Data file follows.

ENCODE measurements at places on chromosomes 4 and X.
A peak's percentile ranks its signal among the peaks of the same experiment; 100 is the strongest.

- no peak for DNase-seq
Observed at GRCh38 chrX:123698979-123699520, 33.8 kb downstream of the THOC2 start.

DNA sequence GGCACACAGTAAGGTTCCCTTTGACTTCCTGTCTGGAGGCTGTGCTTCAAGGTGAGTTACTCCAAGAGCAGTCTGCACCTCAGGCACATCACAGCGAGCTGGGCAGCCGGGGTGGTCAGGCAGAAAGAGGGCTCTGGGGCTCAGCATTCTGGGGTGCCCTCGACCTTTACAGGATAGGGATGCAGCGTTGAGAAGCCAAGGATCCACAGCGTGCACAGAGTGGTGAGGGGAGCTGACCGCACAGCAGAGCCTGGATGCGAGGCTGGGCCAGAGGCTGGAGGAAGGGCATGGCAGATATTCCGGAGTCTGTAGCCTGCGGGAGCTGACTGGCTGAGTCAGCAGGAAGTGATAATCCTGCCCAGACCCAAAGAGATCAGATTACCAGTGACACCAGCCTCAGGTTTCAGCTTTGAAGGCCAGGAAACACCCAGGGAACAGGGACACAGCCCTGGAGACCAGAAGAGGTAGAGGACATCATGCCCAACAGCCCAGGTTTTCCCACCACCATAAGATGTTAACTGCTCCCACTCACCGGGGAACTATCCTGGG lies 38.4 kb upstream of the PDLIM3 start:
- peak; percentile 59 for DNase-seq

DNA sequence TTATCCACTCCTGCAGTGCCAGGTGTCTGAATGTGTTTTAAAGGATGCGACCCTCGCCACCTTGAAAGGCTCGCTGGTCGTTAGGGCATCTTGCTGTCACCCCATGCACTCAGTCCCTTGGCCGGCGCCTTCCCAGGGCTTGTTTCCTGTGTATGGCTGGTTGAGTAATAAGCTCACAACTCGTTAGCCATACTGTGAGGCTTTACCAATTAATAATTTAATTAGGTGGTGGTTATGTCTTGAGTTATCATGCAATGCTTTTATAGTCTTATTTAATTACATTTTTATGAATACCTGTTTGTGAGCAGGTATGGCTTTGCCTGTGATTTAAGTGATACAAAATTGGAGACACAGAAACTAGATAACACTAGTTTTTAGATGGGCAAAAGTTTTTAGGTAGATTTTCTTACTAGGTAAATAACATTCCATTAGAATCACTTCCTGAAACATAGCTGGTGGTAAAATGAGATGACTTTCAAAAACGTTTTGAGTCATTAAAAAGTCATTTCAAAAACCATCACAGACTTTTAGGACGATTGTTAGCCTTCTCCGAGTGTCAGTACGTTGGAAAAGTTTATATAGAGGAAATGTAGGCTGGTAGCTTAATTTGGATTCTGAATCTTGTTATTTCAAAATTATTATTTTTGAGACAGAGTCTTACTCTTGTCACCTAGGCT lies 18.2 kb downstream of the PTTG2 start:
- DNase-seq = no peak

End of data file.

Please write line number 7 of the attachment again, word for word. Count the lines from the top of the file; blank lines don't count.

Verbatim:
DNA sequence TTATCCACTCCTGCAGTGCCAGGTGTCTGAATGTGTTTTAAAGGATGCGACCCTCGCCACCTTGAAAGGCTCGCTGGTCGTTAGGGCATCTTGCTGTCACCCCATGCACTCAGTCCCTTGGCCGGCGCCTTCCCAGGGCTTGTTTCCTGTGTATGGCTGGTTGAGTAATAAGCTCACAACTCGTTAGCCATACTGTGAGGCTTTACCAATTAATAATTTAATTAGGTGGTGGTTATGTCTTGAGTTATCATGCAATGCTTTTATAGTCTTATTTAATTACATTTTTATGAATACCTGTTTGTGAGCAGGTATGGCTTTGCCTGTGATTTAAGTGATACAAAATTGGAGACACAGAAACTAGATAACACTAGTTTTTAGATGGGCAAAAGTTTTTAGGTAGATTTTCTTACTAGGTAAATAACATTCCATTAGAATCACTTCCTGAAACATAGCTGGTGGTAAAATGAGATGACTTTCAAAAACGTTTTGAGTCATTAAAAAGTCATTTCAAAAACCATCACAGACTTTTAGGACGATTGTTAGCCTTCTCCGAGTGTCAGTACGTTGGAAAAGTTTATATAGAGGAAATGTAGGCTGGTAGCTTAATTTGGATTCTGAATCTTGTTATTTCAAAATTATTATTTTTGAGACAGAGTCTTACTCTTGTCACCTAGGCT lies 18.2 kb downstream of the PTTG2 start: